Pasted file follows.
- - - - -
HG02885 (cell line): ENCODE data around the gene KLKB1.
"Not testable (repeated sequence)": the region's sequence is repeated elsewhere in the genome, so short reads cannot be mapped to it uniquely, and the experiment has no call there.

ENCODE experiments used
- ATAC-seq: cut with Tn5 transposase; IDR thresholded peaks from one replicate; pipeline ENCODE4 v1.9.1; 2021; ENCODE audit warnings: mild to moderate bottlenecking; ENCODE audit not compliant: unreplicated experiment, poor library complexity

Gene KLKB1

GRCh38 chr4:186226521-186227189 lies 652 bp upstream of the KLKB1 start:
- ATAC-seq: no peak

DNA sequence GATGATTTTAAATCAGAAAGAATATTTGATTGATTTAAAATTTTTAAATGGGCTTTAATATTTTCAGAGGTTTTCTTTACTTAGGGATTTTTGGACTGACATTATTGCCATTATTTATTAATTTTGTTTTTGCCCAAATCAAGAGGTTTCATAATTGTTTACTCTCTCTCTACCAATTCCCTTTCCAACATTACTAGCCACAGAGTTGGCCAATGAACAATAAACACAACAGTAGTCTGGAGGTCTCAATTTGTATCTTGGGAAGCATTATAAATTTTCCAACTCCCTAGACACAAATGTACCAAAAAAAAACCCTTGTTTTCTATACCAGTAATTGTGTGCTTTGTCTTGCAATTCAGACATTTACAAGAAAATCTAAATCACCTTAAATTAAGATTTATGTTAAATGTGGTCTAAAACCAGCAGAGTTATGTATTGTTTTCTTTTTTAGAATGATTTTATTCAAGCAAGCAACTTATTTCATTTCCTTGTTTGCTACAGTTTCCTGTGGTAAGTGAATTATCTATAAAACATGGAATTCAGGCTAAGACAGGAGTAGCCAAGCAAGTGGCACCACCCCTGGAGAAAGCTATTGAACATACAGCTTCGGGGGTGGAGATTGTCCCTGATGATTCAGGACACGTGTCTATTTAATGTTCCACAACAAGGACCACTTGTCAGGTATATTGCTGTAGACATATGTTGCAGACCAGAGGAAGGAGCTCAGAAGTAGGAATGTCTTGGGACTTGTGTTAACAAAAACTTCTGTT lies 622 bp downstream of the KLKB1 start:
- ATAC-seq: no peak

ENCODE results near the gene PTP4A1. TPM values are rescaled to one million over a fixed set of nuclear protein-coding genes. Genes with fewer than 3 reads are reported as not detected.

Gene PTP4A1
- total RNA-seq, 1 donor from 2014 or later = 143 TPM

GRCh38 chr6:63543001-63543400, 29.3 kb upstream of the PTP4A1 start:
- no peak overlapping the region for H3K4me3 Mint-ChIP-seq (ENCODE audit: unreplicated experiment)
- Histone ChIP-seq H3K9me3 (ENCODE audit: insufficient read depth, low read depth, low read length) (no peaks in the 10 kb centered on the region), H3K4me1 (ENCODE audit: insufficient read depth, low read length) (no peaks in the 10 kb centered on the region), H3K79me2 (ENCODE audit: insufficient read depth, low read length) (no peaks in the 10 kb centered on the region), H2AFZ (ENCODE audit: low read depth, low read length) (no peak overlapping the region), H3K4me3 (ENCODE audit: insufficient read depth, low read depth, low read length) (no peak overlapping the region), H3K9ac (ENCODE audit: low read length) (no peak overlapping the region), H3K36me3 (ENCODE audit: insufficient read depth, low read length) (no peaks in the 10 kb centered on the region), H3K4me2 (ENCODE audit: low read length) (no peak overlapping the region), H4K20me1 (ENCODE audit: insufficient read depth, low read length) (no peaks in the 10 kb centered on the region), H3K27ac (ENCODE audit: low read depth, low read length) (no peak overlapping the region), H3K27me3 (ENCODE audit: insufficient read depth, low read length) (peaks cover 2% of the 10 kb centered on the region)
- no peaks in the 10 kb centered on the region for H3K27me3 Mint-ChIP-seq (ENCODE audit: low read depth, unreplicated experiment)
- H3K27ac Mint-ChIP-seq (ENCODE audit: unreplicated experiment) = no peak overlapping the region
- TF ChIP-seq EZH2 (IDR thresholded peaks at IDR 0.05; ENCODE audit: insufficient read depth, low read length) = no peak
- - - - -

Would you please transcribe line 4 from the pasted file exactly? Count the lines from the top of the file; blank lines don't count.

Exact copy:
- ATAC-seq: cut with Tn5 transposase; IDR thresholded peaks from one replicate; pipeline ENCODE4 v1.9.1; 2021; ENCODE audit warnings: mild to moderate bottlenecking; ENCODE audit not compliant: unreplicated experiment, poor library complexity